Aug. 26 - After the withdrawal of Muammar Gaddafi from his Bab al-Aziziya headquarters, the sprawling maze of underground tunnels is now attracting an influx of curious visitors. Rough Cut (no reporter narration).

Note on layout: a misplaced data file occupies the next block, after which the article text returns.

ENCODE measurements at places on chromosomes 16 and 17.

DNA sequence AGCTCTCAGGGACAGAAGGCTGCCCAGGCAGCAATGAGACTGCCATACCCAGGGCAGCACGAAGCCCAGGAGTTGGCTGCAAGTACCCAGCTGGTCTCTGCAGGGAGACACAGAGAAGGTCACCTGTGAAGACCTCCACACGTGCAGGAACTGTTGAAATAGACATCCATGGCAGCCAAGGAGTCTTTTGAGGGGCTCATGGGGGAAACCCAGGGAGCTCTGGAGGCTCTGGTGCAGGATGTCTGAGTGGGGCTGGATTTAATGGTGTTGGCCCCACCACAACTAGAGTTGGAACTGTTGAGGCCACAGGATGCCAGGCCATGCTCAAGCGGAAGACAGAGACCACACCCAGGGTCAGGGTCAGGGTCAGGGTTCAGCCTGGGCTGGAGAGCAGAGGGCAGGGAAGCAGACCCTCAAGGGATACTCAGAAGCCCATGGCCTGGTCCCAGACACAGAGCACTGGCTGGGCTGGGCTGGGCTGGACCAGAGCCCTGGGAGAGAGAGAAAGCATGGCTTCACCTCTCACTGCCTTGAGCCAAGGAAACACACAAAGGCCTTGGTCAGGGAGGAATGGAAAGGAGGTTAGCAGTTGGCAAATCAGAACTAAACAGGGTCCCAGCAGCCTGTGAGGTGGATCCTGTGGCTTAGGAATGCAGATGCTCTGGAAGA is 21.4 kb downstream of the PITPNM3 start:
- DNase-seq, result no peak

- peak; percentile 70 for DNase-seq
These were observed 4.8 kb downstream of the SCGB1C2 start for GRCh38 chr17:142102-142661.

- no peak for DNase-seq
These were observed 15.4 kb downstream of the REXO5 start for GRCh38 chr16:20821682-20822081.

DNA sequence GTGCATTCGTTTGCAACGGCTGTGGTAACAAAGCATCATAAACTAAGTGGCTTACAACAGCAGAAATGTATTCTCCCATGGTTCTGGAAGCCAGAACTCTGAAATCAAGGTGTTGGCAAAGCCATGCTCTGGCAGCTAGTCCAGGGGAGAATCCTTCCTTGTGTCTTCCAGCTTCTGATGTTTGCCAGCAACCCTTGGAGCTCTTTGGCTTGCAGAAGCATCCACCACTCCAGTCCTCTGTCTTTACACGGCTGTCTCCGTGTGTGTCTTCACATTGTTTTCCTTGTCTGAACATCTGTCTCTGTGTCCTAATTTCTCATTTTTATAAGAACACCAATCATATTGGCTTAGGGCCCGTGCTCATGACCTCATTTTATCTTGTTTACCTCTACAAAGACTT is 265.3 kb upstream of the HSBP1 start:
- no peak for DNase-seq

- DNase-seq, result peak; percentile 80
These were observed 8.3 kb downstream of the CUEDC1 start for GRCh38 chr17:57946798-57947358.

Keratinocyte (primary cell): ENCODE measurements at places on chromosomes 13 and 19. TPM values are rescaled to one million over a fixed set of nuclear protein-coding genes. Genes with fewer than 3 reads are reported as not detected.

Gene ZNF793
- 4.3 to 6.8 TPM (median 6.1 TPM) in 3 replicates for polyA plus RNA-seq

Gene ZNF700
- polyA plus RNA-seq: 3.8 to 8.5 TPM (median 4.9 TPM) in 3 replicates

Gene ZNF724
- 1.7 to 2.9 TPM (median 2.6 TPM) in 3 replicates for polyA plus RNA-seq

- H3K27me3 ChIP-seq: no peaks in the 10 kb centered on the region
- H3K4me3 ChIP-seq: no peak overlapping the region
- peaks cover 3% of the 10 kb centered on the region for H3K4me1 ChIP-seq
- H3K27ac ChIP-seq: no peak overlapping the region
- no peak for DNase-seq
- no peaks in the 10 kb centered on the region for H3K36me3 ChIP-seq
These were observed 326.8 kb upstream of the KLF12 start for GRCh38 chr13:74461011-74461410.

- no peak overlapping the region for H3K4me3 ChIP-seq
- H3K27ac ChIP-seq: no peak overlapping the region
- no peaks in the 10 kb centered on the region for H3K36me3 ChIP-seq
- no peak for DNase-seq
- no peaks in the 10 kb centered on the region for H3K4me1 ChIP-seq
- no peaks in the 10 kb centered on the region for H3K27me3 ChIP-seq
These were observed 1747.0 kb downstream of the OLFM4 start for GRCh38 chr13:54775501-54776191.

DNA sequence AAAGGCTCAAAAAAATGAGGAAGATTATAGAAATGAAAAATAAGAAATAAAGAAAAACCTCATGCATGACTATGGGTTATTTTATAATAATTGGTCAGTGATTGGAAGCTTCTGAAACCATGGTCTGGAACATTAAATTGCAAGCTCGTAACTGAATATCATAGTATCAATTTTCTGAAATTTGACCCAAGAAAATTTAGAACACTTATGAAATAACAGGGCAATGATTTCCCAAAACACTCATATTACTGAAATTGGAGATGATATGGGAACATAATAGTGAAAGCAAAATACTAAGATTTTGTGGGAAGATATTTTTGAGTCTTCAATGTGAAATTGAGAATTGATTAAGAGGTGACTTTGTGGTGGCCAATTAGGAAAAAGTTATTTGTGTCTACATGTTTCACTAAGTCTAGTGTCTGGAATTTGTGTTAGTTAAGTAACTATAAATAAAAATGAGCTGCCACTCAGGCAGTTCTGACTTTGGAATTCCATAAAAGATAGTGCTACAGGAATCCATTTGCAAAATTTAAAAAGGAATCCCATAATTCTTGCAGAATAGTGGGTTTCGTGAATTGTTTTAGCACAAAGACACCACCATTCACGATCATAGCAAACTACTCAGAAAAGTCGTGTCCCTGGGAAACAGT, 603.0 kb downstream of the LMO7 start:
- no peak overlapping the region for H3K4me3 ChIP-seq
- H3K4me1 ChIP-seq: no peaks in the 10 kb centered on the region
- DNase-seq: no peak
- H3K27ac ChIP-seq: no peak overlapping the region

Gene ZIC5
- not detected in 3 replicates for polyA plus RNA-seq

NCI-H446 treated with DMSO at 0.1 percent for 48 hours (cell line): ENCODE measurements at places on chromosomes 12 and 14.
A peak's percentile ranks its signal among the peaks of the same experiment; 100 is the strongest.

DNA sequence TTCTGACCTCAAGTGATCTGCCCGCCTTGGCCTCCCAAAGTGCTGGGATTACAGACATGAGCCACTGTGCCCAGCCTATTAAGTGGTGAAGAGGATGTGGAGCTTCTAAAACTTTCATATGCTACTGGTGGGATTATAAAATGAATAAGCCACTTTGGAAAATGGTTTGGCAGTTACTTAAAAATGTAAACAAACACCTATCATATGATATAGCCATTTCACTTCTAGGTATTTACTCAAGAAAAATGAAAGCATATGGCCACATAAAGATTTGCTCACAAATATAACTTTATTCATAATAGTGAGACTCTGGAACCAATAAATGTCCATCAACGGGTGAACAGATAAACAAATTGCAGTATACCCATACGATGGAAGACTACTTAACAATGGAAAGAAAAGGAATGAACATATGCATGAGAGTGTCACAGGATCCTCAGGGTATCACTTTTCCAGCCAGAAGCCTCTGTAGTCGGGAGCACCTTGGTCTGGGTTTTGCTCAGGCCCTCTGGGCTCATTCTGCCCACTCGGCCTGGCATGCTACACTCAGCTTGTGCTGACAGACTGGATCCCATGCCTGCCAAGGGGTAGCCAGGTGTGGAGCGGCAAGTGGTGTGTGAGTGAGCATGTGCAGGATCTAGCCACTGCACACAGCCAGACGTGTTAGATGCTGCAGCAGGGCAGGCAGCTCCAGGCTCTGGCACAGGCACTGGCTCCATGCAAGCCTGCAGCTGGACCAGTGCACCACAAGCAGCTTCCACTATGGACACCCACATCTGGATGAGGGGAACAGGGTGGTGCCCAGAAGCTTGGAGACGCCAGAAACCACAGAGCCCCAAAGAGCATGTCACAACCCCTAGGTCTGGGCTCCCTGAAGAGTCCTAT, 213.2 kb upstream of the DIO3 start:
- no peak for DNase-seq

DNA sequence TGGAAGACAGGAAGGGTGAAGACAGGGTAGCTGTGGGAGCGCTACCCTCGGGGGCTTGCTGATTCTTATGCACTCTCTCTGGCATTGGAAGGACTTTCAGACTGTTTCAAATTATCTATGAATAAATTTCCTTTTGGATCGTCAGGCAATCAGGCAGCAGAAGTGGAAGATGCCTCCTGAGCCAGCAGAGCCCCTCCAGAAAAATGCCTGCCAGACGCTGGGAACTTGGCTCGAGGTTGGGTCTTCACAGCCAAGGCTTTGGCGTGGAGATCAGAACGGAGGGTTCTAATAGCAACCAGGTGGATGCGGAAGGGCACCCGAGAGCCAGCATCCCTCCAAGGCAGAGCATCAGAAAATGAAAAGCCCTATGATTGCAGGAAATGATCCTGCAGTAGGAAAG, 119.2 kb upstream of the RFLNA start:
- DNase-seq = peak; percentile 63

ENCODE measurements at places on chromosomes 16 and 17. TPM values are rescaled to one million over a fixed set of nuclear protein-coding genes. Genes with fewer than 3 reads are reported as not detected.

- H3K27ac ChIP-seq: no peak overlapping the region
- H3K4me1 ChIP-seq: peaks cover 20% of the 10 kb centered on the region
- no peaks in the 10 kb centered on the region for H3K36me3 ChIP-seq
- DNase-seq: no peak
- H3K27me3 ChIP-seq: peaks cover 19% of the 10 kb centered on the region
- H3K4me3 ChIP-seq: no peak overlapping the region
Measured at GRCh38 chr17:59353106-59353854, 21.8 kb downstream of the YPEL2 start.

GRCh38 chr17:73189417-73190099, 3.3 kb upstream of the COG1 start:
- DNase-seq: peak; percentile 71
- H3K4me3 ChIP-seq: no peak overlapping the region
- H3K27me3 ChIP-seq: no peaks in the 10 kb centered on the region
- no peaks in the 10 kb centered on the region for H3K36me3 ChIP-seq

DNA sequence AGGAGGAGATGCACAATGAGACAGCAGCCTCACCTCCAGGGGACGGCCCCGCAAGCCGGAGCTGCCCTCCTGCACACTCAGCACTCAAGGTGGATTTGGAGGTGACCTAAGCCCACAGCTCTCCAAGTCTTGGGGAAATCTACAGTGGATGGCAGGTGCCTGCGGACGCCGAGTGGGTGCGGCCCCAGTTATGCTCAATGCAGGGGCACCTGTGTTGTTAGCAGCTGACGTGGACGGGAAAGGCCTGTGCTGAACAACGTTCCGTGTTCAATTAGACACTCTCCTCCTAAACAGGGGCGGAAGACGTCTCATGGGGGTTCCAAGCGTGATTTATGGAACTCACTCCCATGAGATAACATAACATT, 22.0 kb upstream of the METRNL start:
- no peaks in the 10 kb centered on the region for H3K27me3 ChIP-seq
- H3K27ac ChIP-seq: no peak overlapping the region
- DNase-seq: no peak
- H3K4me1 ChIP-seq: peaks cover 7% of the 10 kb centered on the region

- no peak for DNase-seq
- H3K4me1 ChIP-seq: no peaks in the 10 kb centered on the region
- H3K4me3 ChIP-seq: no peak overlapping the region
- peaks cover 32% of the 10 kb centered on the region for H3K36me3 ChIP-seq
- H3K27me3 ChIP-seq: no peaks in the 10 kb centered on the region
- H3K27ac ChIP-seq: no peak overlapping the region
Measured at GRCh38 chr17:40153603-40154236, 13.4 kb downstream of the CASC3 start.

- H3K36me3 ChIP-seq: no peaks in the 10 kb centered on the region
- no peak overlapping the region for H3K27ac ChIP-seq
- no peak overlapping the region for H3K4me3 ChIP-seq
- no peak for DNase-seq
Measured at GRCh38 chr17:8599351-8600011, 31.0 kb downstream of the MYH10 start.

(ROUGH CUT - NO REPORTER NARRATION) STORY: After the withdrawal of Muammar Gaddafi from his Bab al-Aziziya headquarters, the sprawling compound is now attracting an influx of curious visitors. Libyans were taking the opportunity on Friday (August 26) to walk through the compound's grounds and visit Gaddafi's houses and infamous underground tunnels, giving them a view of the former leader's secret world. Many of the huge dwellings are badly damaged, bearing the marks of months of conflict, as the compound was often been targeted by NATO air strikes. One house looked as if its inhabitants had fled in a hurry, leaving crockery and glasses still laid out on the dining table. Bab al-Aziziya was the seat of Gaddafi's political power and sits on top of a vast network of tunnels and bunkers. Those visiting on Friday were shown a golf buggy which had crashed into a broken wall. Rebels said Gaddafi had used the vehicle to try and make his escape. The tunnels, which run for several miles (kilometres), are also linked to Gaddafi's house inside the compound. Built in the era of King Idris, the Bab al-Aziziya site was reinforced in the 1980s using an array of foreign contractors, in a bid to make the compound's walls impenetrable.